“I have come to understand that hope is active. It’s something that we have to build, piece by piece, everyday. Not just because it feels good… Sometimes the world feels too bleak, walking through the downpour of setbacks and assaults is too much, and hope seems foolish at best and suicidal at worst.
But I’ve come to realize hope is not a luxury, it’s a strategic necessity. It’s not something we try to feel so that our lives are a little nicer, it’s something we do, and practice, and get better at so that our work is meaningful and effective. Hope is what we owe each other.”
On June 3, over 300 people gathered at Washington Hall in Seattle for Social Justice Fund NW’s 40th Anniversary Celebration. It was a historic occasion, marking four decades of grantmaking to grassroots community organizations in Washington, Oregon, Idaho, Montana, and Wyoming.
SJF Executive Director Mijo Lee talked about the long roots of the organization in the Northwest, which was founded in 1978 by a group of progressive donors and originally named A Territory Resource. Two of the original founders – Maxwell Milton and Jill Bullitt – were in attendance and received a special acknowledgement, along with early supporter Andrea Rabinowitz. Three grantee organizations who have received grants since the 1980s – Pineros y Campesinos Unidos del Noroeste (PCUN), Native Action, and the Western States Center – were also recognized.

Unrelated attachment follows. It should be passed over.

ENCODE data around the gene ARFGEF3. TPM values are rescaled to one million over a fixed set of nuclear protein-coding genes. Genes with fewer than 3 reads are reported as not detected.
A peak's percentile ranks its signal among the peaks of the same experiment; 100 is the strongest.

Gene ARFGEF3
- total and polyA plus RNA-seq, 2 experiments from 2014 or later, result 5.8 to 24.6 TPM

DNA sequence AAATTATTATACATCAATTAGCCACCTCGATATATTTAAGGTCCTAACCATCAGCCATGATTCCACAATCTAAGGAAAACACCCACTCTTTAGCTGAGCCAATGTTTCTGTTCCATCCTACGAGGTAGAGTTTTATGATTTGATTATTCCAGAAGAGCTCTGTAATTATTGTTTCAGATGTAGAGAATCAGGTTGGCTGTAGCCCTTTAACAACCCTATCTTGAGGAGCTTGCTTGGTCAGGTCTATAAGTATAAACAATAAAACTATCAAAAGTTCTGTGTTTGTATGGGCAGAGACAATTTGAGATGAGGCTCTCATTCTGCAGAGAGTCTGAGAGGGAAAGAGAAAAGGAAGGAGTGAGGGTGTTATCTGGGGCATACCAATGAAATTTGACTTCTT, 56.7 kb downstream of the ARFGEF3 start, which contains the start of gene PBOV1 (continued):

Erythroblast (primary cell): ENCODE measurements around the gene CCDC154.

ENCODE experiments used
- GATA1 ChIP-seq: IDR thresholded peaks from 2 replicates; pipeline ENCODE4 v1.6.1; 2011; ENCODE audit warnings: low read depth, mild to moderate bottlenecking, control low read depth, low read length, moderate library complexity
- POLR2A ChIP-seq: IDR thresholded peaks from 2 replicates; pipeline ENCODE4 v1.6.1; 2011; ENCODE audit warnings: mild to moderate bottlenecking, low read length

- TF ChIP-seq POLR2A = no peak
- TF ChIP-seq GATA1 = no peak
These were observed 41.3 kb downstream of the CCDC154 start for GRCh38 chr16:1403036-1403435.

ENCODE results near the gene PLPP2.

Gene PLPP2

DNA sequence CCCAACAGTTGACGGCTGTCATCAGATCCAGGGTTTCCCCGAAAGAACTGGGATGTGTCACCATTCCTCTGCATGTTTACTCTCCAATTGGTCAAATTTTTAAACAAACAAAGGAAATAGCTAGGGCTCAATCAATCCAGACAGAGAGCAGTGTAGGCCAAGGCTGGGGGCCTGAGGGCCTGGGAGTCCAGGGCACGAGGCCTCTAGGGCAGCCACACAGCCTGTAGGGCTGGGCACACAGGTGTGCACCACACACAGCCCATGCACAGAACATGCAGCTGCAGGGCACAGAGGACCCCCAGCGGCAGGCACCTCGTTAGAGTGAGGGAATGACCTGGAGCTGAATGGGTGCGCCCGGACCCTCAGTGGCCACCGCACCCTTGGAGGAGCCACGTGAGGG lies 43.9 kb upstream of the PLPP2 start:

Watch the 40th Anniversary video:
As part of the event, a special installation displayed SJF’s 40 year history, including an artistic representation – using colored pieces of yarn – of every grant made by decade, totalling over 2,100. A decade-by-decade history timeline charted the various foundation milestones, movement moments, and grantee victories SJF has been involved in since 1978, while quotes and portraits of dozens of past and present SJF staff, board members, donors and grantee leaders decorated the exterior of the exhibit. See photo gallery.
The anniversary event also featured music from Mariana Harvey and Itsa Shash and poems by 2017 Seattle Civic Poet Anastacia-Renee Tolbert. The keynote speaker was Glenn Harris, a former SJF board member who went on to lead the city of Seattle’s Race and Social Justice Initiative and is now head of the national organization Race Forward.
The event was an opportunity to celebrate SJF’s four-decade legacy and reflect on the impact of $18.5 million in grants to community organizations on the frontlines of social change. Perhaps most importantly, SJF has reinvented itself multiple times to adjust to changing political and economic conditions, including the creation of the Giving Project model in 2010, helping to educate a new generation of progressive donors and grow the base of members and supporters exponentially. In 2017, for example, SJF granted over $1 million through Giving Projects alone.
The event concluded with a boisterous dance routine by the SJF staff and lyrics to the sounds of Salt-n-Pepa’s “Shoop” by SJF Donor Relations Manager Mano (Emanuel da Silva) and Project Manager Mercedes Klein: “Though the struggle is hard, long, dangerous and marred / Far from the banal, the stakes here are large / But if we win this, stars our limit.”
SJF would like to thank everyone who celebrated with us on Sunday, the 40 years of members/grantees/donors who make the work of SJF so impactful, and all those who helped SJF survive and thrive. We would not be here without you.
SJF looks forward to many more years of community building, struggle, joy, and funding progressive social change. As Mijo said, we will practice hope as a strategic necessity, striving to make our work even more meaningful and effective.